On your next walk pick up two rocks which vary in size; drop them simultaneously. Aristotle, in 350 BCE, stated that the rocks would fall with a speed directly proportional to their weight.
The large rock on the dinner plate is 25 times heavier than the small one. I dropped them from eye level. If Aristotle was correct, the large one should have hit the ground about the time the small one passed my lips. Instead, they fell at the same speed and hit the ground at the same time. Apparently Aristotle never did this simple test; nor did anyone else until Galileo presented a thought experiment in 1628. For almost 2000 years the entire community of natural philosophers accepted and propagated this delusion. For good reason, this is how pre-scientific natural philosophy worked. Starting with a given set of truths, the philosopher used deductive reasoning to arrive at new truths. Aristotle’s reasoning was sound, the starting truths were wrong. Once a truth– it stayed a truth
Bias: we all have it.
In 11 of the past 20 years the Gallup poll has asked the following question:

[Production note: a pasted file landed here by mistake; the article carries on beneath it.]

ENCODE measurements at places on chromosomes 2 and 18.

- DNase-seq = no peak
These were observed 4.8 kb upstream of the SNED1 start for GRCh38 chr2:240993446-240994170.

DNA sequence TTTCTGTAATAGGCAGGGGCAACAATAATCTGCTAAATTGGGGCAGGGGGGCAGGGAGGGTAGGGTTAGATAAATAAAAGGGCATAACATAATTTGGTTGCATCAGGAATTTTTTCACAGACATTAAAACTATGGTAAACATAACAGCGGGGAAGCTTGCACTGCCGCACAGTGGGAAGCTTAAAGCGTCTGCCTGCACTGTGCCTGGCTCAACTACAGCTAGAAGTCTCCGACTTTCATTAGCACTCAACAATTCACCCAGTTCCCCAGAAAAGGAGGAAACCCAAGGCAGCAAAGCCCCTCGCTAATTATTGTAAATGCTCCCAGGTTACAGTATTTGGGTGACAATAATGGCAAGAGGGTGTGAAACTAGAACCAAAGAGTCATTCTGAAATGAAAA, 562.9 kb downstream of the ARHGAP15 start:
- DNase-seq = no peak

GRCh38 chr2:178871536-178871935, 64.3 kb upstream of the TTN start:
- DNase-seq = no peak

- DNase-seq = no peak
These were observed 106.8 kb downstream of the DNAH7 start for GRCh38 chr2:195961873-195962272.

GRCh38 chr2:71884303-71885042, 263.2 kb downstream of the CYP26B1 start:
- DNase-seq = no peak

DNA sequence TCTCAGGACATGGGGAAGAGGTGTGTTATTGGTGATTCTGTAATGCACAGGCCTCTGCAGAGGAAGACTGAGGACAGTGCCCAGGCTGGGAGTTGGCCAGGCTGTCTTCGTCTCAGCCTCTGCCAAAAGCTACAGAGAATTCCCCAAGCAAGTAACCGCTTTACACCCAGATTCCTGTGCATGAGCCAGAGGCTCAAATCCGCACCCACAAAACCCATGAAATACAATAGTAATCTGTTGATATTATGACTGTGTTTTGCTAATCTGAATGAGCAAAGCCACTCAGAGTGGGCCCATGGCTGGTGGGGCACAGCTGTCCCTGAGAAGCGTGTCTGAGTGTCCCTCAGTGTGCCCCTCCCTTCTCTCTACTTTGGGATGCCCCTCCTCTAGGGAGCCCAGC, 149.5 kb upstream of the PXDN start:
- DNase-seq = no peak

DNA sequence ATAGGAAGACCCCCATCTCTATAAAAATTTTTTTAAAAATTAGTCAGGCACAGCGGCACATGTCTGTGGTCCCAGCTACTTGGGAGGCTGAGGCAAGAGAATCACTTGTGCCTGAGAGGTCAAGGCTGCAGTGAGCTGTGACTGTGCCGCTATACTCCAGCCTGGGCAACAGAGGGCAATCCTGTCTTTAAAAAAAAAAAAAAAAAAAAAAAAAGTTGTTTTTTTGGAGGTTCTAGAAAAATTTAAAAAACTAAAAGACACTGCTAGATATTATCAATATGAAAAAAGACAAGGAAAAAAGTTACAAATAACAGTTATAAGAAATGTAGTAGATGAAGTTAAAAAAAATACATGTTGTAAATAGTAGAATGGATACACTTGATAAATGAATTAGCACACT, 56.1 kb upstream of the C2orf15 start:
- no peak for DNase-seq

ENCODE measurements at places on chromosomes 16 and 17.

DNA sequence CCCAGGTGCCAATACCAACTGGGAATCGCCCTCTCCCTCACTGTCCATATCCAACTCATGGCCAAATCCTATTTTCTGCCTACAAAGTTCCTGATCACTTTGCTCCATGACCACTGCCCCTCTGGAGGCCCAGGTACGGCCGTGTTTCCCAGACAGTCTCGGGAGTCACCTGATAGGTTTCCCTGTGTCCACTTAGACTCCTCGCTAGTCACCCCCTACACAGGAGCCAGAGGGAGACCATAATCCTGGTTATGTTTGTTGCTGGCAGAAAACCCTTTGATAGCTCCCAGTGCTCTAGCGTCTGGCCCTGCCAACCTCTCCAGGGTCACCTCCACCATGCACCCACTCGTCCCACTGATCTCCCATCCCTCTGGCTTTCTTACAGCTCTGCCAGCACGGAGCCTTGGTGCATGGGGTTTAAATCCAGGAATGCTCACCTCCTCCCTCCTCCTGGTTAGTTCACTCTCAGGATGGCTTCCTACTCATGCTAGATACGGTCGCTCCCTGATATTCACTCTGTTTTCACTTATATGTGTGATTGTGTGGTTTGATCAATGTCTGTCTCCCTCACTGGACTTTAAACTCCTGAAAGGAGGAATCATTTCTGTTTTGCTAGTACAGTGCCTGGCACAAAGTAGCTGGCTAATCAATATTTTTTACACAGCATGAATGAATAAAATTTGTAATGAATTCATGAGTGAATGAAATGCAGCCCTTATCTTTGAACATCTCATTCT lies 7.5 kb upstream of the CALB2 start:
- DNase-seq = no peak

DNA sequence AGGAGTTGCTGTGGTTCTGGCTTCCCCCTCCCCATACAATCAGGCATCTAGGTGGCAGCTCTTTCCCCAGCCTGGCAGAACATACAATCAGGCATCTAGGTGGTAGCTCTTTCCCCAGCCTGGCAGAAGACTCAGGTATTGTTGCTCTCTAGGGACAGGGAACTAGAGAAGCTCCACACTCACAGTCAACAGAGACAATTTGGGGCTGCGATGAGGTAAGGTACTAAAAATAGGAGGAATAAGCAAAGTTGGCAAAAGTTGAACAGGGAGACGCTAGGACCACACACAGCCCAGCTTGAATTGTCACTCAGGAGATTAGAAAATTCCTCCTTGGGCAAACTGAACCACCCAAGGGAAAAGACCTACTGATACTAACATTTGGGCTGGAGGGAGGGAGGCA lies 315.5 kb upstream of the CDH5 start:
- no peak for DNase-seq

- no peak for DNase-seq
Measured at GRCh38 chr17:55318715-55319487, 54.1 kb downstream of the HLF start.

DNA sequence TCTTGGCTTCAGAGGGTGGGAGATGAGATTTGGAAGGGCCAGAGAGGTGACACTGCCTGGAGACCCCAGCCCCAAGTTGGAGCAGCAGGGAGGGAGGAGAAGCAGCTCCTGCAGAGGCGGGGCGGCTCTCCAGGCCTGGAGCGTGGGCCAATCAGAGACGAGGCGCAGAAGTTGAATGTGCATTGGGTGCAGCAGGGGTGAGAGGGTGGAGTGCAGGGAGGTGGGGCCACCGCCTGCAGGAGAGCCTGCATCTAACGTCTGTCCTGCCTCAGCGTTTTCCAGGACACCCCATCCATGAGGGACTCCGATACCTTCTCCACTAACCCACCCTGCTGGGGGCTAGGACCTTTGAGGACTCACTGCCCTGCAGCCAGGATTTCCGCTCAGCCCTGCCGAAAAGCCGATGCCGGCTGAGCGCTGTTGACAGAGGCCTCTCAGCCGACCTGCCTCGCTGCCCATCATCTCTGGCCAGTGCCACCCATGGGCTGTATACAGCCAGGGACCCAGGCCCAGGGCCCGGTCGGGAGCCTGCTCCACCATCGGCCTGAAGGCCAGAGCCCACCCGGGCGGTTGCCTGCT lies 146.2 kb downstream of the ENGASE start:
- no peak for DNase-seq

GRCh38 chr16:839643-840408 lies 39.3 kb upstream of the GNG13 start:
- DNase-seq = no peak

Which of the following statements comes closest to your views on the origin and development of human beings –
- human beings have developed over millions of years from less advanced forms of life, but God guided this process, (blue line, mean = 37%)
- human beings have developed over millions of years from less advanced forms of life, but God had no part in this process, (orange line, mean = 12%)
- God created human beings pretty much in their present form at one time within the last 10,000 years or so? (grey line, mean = 45%)
- No opinion (yellow line, mean = 6%)
The groups have maintained the same rank order in every poll for 20 years. A Newsweek poll in 2007 had similar values and the same rank order.
The rocks I dropped as part of the Galileo story are millions of years old. This information should eliminate the top line in the chart and raise questions about the second line, but it hasn’t and it won’t for a very long time. The 80% of the population in the top two lines include teachers, doctors, sales people, business owners, and executives who routinely make valid data-based decisions on other issues. They are friends and neighbors. It is critical to understand that we each have beliefs which bias our data decisions.
If an analyst has made a choice, he has also made a value judgment – Jonathan Koomey